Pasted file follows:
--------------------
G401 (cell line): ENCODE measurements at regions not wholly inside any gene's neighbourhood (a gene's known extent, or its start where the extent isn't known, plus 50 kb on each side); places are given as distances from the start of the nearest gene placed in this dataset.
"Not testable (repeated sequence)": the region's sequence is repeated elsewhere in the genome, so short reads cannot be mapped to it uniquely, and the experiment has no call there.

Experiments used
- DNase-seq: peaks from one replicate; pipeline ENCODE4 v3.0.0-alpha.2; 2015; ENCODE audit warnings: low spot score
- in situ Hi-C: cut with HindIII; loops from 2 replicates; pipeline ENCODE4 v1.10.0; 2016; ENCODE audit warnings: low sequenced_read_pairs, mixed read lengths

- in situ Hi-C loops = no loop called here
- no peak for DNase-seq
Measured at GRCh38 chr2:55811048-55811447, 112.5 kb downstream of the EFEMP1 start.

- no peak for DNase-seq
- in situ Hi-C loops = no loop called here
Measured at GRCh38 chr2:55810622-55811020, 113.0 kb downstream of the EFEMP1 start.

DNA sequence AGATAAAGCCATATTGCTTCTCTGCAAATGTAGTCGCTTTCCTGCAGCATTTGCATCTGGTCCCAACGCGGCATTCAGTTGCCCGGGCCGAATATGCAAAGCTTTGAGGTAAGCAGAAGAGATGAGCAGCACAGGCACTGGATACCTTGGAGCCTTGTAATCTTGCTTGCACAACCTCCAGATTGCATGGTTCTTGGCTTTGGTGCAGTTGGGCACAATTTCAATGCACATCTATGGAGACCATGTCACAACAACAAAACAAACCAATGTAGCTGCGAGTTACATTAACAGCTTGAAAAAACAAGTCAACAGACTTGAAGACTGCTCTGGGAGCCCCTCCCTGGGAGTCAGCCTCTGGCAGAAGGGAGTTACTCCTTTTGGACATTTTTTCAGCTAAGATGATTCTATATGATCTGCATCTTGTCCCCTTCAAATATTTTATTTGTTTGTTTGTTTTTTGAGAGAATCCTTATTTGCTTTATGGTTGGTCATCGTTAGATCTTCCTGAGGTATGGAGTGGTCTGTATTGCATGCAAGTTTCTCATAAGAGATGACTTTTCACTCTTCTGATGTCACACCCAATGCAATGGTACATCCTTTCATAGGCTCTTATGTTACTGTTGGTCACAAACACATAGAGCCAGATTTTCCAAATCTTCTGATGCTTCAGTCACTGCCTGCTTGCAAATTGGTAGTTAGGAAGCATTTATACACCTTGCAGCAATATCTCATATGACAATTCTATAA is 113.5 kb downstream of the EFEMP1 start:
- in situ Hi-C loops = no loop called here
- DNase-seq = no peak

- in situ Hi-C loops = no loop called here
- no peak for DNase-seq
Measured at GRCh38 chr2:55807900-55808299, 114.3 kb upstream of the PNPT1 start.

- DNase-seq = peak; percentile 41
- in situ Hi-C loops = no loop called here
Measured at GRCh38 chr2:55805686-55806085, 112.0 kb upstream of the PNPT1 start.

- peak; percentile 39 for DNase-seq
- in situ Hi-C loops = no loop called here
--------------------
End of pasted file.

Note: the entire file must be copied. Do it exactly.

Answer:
G401 (cell line): ENCODE measurements at regions not wholly inside any gene's neighbourhood (a gene's known extent, or its start where the extent isn't known, plus 50 kb on each side); places are given as distances from the start of the nearest gene placed in this dataset.
"Not testable (repeated sequence)": the region's sequence is repeated elsewhere in the genome, so short reads cannot be mapped to it uniquely, and the experiment has no call there.

Experiments used
- DNase-seq: peaks from one replicate; pipeline ENCODE4 v3.0.0-alpha.2; 2015; ENCODE audit warnings: low spot score
- in situ Hi-C: cut with HindIII; loops from 2 replicates; pipeline ENCODE4 v1.10.0; 2016; ENCODE audit warnings: low sequenced_read_pairs, mixed read lengths

- in situ Hi-C loops = no loop called here
- no peak for DNase-seq
Measured at GRCh38 chr2:55811048-55811447, 112.5 kb downstream of the EFEMP1 start.

- no peak for DNase-seq
- in situ Hi-C loops = no loop called here
Measured at GRCh38 chr2:55810622-55811020, 113.0 kb downstream of the EFEMP1 start.

DNA sequence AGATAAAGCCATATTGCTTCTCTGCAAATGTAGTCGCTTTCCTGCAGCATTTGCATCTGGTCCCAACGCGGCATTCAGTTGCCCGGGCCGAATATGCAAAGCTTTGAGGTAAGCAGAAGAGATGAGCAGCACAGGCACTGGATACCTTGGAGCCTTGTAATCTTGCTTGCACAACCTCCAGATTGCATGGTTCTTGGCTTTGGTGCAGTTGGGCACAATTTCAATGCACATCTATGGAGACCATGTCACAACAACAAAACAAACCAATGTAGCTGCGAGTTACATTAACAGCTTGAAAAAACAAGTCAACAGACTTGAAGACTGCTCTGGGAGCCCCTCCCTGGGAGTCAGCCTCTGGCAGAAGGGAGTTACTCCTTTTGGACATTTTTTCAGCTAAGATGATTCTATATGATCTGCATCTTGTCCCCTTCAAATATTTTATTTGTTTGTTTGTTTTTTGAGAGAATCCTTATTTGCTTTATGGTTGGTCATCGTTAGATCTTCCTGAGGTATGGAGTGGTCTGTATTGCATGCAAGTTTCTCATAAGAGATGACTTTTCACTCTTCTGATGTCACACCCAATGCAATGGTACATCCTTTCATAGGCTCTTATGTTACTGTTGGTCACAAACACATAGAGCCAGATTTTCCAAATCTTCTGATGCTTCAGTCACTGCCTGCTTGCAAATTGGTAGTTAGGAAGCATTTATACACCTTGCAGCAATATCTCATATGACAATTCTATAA is 113.5 kb downstream of the EFEMP1 start:
- in situ Hi-C loops = no loop called here
- DNase-seq = no peak

- in situ Hi-C loops = no loop called here
- no peak for DNase-seq
Measured at GRCh38 chr2:55807900-55808299, 114.3 kb upstream of the PNPT1 start.

- DNase-seq = peak; percentile 41
- in situ Hi-C loops = no loop called here
Measured at GRCh38 chr2:55805686-55806085, 112.0 kb upstream of the PNPT1 start.

- peak; percentile 39 for DNase-seq
- in situ Hi-C loops = no loop called here